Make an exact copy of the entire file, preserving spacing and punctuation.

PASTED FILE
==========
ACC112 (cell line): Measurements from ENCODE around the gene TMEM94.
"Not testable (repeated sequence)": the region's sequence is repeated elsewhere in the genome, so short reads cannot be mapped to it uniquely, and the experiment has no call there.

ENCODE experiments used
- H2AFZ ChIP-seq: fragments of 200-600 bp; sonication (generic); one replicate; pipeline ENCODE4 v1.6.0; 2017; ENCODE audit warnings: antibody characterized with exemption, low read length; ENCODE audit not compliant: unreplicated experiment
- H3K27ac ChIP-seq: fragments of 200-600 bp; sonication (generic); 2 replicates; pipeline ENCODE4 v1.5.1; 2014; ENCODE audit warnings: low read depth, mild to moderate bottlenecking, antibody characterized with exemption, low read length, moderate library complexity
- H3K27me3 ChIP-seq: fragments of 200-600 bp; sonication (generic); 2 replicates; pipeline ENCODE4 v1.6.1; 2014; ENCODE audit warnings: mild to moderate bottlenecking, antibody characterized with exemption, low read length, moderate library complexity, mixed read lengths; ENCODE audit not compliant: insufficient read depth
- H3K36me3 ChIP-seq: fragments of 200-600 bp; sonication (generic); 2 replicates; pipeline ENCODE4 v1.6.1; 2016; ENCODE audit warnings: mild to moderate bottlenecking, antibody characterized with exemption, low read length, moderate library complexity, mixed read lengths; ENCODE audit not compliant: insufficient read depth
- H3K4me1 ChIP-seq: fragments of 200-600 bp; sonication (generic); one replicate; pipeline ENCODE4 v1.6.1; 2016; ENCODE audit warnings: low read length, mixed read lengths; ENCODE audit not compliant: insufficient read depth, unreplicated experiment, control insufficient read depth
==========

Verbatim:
ACC112 (cell line): Measurements from ENCODE around the gene TMEM94.
"Not testable (repeated sequence)": the region's sequence is repeated elsewhere in the genome, so short reads cannot be mapped to it uniquely, and the experiment has no call there.

ENCODE experiments used
- H2AFZ ChIP-seq: fragments of 200-600 bp; sonication (generic); one replicate; pipeline ENCODE4 v1.6.0; 2017; ENCODE audit warnings: antibody characterized with exemption, low read length; ENCODE audit not compliant: unreplicated experiment
- H3K27ac ChIP-seq: fragments of 200-600 bp; sonication (generic); 2 replicates; pipeline ENCODE4 v1.5.1; 2014; ENCODE audit warnings: low read depth, mild to moderate bottlenecking, antibody characterized with exemption, low read length, moderate library complexity
- H3K27me3 ChIP-seq: fragments of 200-600 bp; sonication (generic); 2 replicates; pipeline ENCODE4 v1.6.1; 2014; ENCODE audit warnings: mild to moderate bottlenecking, antibody characterized with exemption, low read length, moderate library complexity, mixed read lengths; ENCODE audit not compliant: insufficient read depth
- H3K36me3 ChIP-seq: fragments of 200-600 bp; sonication (generic); 2 replicates; pipeline ENCODE4 v1.6.1; 2016; ENCODE audit warnings: mild to moderate bottlenecking, antibody characterized with exemption, low read length, moderate library complexity, mixed read lengths; ENCODE audit not compliant: insufficient read depth
- H3K4me1 ChIP-seq: fragments of 200-600 bp; sonication (generic); one replicate; pipeline ENCODE4 v1.6.1; 2016; ENCODE audit warnings: low read length, mixed read lengths; ENCODE audit not compliant: insufficient read depth, unreplicated experiment, control insufficient read depth